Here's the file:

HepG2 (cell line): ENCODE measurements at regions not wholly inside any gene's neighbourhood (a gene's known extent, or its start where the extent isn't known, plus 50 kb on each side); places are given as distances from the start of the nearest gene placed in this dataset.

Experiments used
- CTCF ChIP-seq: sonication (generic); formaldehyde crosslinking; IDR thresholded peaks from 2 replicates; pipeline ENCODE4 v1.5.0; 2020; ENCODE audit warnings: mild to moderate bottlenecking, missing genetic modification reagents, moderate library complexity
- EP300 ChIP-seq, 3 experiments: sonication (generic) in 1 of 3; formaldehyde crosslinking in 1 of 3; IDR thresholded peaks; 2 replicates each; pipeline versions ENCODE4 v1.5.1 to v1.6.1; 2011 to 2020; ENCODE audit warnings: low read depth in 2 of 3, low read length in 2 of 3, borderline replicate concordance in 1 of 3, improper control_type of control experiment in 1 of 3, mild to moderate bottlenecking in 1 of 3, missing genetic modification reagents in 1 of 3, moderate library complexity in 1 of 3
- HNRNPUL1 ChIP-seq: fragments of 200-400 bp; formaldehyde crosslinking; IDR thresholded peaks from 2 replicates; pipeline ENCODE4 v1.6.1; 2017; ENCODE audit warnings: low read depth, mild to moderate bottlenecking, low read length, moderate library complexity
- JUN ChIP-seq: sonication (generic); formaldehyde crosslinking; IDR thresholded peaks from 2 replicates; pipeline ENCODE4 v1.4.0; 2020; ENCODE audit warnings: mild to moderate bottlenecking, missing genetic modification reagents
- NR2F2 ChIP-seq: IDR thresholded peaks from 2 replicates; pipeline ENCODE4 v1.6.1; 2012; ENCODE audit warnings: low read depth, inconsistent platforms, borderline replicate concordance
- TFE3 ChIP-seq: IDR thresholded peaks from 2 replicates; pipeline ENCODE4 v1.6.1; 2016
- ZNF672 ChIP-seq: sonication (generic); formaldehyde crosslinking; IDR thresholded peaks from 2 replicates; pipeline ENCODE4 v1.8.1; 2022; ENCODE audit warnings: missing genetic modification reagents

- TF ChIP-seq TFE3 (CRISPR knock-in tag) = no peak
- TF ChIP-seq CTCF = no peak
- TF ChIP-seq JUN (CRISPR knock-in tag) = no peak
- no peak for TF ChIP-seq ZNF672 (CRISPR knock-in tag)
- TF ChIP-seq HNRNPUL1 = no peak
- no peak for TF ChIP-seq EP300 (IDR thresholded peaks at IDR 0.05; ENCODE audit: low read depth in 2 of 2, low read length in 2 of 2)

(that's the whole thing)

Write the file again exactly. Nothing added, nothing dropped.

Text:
HepG2 (cell line): ENCODE measurements at regions not wholly inside any gene's neighbourhood (a gene's known extent, or its start where the extent isn't known, plus 50 kb on each side); places are given as distances from the start of the nearest gene placed in this dataset.

Experiments used
- CTCF ChIP-seq: sonication (generic); formaldehyde crosslinking; IDR thresholded peaks from 2 replicates; pipeline ENCODE4 v1.5.0; 2020; ENCODE audit warnings: mild to moderate bottlenecking, missing genetic modification reagents, moderate library complexity
- EP300 ChIP-seq, 3 experiments: sonication (generic) in 1 of 3; formaldehyde crosslinking in 1 of 3; IDR thresholded peaks; 2 replicates each; pipeline versions ENCODE4 v1.5.1 to v1.6.1; 2011 to 2020; ENCODE audit warnings: low read depth in 2 of 3, low read length in 2 of 3, borderline replicate concordance in 1 of 3, improper control_type of control experiment in 1 of 3, mild to moderate bottlenecking in 1 of 3, missing genetic modification reagents in 1 of 3, moderate library complexity in 1 of 3
- HNRNPUL1 ChIP-seq: fragments of 200-400 bp; formaldehyde crosslinking; IDR thresholded peaks from 2 replicates; pipeline ENCODE4 v1.6.1; 2017; ENCODE audit warnings: low read depth, mild to moderate bottlenecking, low read length, moderate library complexity
- JUN ChIP-seq: sonication (generic); formaldehyde crosslinking; IDR thresholded peaks from 2 replicates; pipeline ENCODE4 v1.4.0; 2020; ENCODE audit warnings: mild to moderate bottlenecking, missing genetic modification reagents
- NR2F2 ChIP-seq: IDR thresholded peaks from 2 replicates; pipeline ENCODE4 v1.6.1; 2012; ENCODE audit warnings: low read depth, inconsistent platforms, borderline replicate concordance
- TFE3 ChIP-seq: IDR thresholded peaks from 2 replicates; pipeline ENCODE4 v1.6.1; 2016
- ZNF672 ChIP-seq: sonication (generic); formaldehyde crosslinking; IDR thresholded peaks from 2 replicates; pipeline ENCODE4 v1.8.1; 2022; ENCODE audit warnings: missing genetic modification reagents

- TF ChIP-seq TFE3 (CRISPR knock-in tag) = no peak
- TF ChIP-seq CTCF = no peak
- TF ChIP-seq JUN (CRISPR knock-in tag) = no peak
- no peak for TF ChIP-seq ZNF672 (CRISPR knock-in tag)
- TF ChIP-seq HNRNPUL1 = no peak
- no peak for TF ChIP-seq EP300 (IDR thresholded peaks at IDR 0.05; ENCODE audit: low read depth in 2 of 2, low read length in 2 of 2)